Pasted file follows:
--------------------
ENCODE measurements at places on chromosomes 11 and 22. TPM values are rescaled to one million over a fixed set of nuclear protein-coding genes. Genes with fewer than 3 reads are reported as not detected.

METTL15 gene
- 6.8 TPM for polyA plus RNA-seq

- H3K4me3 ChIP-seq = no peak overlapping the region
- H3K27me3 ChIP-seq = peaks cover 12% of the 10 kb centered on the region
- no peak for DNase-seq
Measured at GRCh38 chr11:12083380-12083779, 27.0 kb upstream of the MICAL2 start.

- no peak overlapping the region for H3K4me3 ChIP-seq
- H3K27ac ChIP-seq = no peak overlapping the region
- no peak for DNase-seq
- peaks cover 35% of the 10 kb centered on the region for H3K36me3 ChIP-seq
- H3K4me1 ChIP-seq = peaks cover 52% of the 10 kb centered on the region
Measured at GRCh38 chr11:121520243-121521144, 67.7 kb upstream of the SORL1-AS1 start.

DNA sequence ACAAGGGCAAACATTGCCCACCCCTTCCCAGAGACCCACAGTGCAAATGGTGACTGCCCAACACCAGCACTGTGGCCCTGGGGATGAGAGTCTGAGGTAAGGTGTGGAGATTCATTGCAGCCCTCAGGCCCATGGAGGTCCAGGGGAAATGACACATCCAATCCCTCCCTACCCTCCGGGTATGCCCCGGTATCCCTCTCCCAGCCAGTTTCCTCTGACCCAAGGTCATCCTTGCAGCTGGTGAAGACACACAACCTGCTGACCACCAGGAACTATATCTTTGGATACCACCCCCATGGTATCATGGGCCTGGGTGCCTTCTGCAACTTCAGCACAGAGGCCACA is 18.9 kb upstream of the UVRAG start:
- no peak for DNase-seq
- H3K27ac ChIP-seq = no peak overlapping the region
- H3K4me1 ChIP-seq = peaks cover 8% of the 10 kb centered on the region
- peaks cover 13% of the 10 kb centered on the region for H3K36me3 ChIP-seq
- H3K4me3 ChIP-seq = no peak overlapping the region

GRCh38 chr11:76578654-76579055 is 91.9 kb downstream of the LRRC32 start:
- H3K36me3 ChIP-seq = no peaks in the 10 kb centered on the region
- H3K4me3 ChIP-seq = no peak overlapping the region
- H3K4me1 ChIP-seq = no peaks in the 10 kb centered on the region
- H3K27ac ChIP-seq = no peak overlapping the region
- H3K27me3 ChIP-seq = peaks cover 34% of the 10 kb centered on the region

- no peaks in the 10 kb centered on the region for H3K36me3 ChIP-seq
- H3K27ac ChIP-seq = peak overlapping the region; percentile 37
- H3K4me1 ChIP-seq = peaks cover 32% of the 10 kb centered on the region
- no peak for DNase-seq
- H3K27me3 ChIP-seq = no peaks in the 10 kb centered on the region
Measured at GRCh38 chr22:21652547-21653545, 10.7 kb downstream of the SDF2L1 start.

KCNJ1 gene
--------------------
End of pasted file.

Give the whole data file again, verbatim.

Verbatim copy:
ENCODE measurements at places on chromosomes 11 and 22. TPM values are rescaled to one million over a fixed set of nuclear protein-coding genes. Genes with fewer than 3 reads are reported as not detected.

METTL15 gene
- 6.8 TPM for polyA plus RNA-seq

- H3K4me3 ChIP-seq = no peak overlapping the region
- H3K27me3 ChIP-seq = peaks cover 12% of the 10 kb centered on the region
- no peak for DNase-seq
Measured at GRCh38 chr11:12083380-12083779, 27.0 kb upstream of the MICAL2 start.

- no peak overlapping the region for H3K4me3 ChIP-seq
- H3K27ac ChIP-seq = no peak overlapping the region
- no peak for DNase-seq
- peaks cover 35% of the 10 kb centered on the region for H3K36me3 ChIP-seq
- H3K4me1 ChIP-seq = peaks cover 52% of the 10 kb centered on the region
Measured at GRCh38 chr11:121520243-121521144, 67.7 kb upstream of the SORL1-AS1 start.

DNA sequence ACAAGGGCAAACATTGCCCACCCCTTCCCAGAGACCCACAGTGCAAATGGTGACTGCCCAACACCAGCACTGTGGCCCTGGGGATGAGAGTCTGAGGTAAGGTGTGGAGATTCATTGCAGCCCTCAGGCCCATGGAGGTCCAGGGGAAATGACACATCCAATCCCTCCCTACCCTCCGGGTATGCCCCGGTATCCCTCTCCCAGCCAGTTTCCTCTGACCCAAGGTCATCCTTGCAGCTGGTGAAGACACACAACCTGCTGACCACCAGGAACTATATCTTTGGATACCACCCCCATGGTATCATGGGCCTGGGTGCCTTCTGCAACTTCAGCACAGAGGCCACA is 18.9 kb upstream of the UVRAG start:
- no peak for DNase-seq
- H3K27ac ChIP-seq = no peak overlapping the region
- H3K4me1 ChIP-seq = peaks cover 8% of the 10 kb centered on the region
- peaks cover 13% of the 10 kb centered on the region for H3K36me3 ChIP-seq
- H3K4me3 ChIP-seq = no peak overlapping the region

GRCh38 chr11:76578654-76579055 is 91.9 kb downstream of the LRRC32 start:
- H3K36me3 ChIP-seq = no peaks in the 10 kb centered on the region
- H3K4me3 ChIP-seq = no peak overlapping the region
- H3K4me1 ChIP-seq = no peaks in the 10 kb centered on the region
- H3K27ac ChIP-seq = no peak overlapping the region
- H3K27me3 ChIP-seq = peaks cover 34% of the 10 kb centered on the region

- no peaks in the 10 kb centered on the region for H3K36me3 ChIP-seq
- H3K27ac ChIP-seq = peak overlapping the region; percentile 37
- H3K4me1 ChIP-seq = peaks cover 32% of the 10 kb centered on the region
- no peak for DNase-seq
- H3K27me3 ChIP-seq = no peaks in the 10 kb centered on the region
Measured at GRCh38 chr22:21652547-21653545, 10.7 kb downstream of the SDF2L1 start.

KCNJ1 gene